Agriculture Confidence Index

Farmers Happy as Harvest Begins

Greg D Horstmeier
By  Greg D. Horstmeier , DTN Editor-in-Chief
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Farmer confidence grows as they prepare to harvest a bumper corn and soybean crop. (DTN graphic by Nick Scalise)

Editor's note: An earlier version of this story had a wrong chart that has now been corrected.


OMAHA (DTN) -- There's just no denying it, the results of the most recent DTN/The Progressive Farmer Agriculture Confidence Index are eye-popping.

Despite increasing trade war pressures, falling soybean prices, and a general worry about what the 2018-19 grain marketing season will bring, farmers responding to the DTN/Progressive Farmer survey said they are as confident as ever, pushing the index to a record-setting 164.8.

That's exactly 30 points higher than the index of spring 2018, and 10% higher than its previous high mark, set in 2010, noted Robert Hill, economist and original designer of the ACI.

The big boost in the overall index, Hill said, comes from how farmers felt about their current business health.

Farmers responding to the telephone survey answer a series of financial and income questions that compare the present to how they expect conditions to be in the coming year. A score is given to rate their "present situation" and to their "future expectations." Those numbers are combined to create the overall Agriculture Confidence Index.

Index levels above 100 are considered optimistic compared to baseline scores when the index began; scores lower than 100 are viewed as pessimistic versus the baseline.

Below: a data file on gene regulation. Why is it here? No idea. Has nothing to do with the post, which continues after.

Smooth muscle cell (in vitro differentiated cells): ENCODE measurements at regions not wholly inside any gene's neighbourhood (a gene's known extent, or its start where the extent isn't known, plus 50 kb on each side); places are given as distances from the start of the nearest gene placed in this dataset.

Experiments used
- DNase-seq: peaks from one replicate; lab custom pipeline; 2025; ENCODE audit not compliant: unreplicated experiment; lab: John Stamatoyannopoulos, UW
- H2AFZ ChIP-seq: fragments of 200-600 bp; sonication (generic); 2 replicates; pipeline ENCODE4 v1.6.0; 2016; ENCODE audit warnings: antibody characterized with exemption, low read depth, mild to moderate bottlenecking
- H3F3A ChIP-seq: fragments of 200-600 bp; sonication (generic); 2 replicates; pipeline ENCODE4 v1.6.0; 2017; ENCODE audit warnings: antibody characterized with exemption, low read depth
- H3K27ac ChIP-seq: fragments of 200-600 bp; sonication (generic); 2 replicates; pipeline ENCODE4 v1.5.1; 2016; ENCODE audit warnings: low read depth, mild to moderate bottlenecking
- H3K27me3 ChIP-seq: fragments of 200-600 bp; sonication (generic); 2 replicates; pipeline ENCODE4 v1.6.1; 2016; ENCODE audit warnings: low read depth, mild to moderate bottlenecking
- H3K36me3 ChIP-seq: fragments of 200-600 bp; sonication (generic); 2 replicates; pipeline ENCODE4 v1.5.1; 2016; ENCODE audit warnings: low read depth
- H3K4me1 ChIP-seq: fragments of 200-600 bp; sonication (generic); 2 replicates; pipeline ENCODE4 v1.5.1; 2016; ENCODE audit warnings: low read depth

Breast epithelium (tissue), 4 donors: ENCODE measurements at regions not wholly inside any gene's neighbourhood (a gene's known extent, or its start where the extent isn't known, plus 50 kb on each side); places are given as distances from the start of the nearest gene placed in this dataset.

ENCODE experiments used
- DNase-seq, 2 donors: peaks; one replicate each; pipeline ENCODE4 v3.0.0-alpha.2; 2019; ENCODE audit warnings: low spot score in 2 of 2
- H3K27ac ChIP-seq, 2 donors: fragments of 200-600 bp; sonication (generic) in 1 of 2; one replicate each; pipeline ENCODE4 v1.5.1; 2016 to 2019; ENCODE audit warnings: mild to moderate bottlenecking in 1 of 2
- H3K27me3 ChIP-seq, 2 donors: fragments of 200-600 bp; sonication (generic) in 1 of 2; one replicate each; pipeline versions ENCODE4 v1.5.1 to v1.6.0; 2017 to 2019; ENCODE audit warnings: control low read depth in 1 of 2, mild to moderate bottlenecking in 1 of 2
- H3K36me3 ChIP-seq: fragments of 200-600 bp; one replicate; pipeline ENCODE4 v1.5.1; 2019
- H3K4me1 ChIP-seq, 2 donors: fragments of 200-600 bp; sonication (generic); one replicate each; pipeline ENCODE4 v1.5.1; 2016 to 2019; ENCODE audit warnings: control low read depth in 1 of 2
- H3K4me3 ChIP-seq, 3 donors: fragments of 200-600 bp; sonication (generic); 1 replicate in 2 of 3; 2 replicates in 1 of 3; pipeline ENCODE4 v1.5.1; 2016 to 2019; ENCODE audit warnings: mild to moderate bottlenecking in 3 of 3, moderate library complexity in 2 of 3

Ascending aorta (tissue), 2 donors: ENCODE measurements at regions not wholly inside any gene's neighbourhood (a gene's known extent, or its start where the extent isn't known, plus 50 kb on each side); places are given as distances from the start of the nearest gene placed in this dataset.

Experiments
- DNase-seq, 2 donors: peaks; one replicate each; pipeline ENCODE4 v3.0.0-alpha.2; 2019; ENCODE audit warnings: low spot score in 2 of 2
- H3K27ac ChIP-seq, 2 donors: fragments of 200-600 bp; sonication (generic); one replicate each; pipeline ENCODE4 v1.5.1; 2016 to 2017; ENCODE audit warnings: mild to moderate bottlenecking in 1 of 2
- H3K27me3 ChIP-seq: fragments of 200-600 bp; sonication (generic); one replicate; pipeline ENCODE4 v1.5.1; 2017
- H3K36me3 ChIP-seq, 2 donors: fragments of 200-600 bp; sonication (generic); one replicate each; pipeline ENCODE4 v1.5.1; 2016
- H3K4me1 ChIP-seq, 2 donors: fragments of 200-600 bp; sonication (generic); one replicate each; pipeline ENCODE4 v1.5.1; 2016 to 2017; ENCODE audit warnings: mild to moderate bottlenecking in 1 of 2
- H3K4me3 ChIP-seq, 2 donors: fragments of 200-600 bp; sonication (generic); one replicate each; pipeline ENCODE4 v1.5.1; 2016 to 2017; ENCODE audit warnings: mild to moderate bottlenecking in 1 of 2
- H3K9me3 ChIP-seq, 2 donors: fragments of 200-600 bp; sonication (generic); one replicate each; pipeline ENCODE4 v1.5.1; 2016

In this most recent survey, farmers rated their present situation at 172.4, up 68 points from spring 2018 and a whopping 100 points above what farmers said about conditions one year ago. In comparison, farmers in August 2018 set future expectations at 161.1. That's an optimistic number, but just 9 points higher than this spring and 39 points higher than pre-harvest 2017.

"So the growth comes from the present situation piece of the index, and that has more than doubled over the past 12 months," Hill said.

"These record-setting results are consistent across all regions and types of farmers studied in the survey, whether Midwest, Southeast, or Southwest, and whether crop grower or livestock producer."

This "convergence of present and future scores," showing farmers more optimistic about the present than the future, is a return to normalcy in the relationship of the two scores, he said. The relationship of those two scores had changed following the 2016 presidential election, with farmers neutral to slightly optimistic about the present, but with very high hopes for the future.

The switch back to the pre-2016 relationship indicates most farmers are satisfied with conditions as they are playing out, Hill said. That's a huge break, however, from the commentary coming from the leadership of many farm and agricultural groups and from others involved in agriculture but who are not necessarily active farmers.

"I always hear farmers are always pessimistic, but I think they are optimistic," said John Heisdorffer, who farms near Keota, Iowa, and is current president of the American Soybean Association. "Every year we stick a crop in the ground hoping it will come up and we're going to have a crop. And the same way with prices. Prices go down and we hold, optimistic they are going to go back up."

ASA leadership is concerned about the long-term implications of the current trade war.

"We have spent maybe hundreds of millions of dollars trying to get China as a trade partner with 30 to 40 years of people working on this," Heisdorffer said. "To lose any part of this, you just can't get it back."

"I got more faith maybe when the president of China comes over, maybe in November, that will trigger something," Heisdorffer said.

There are other factors that could be influencing overall farmer optimism, Hill said. One is the USDA trade disruption package that was announced ahead of this most recent ACI survey. A second is healthy, relatively clean soybean fields.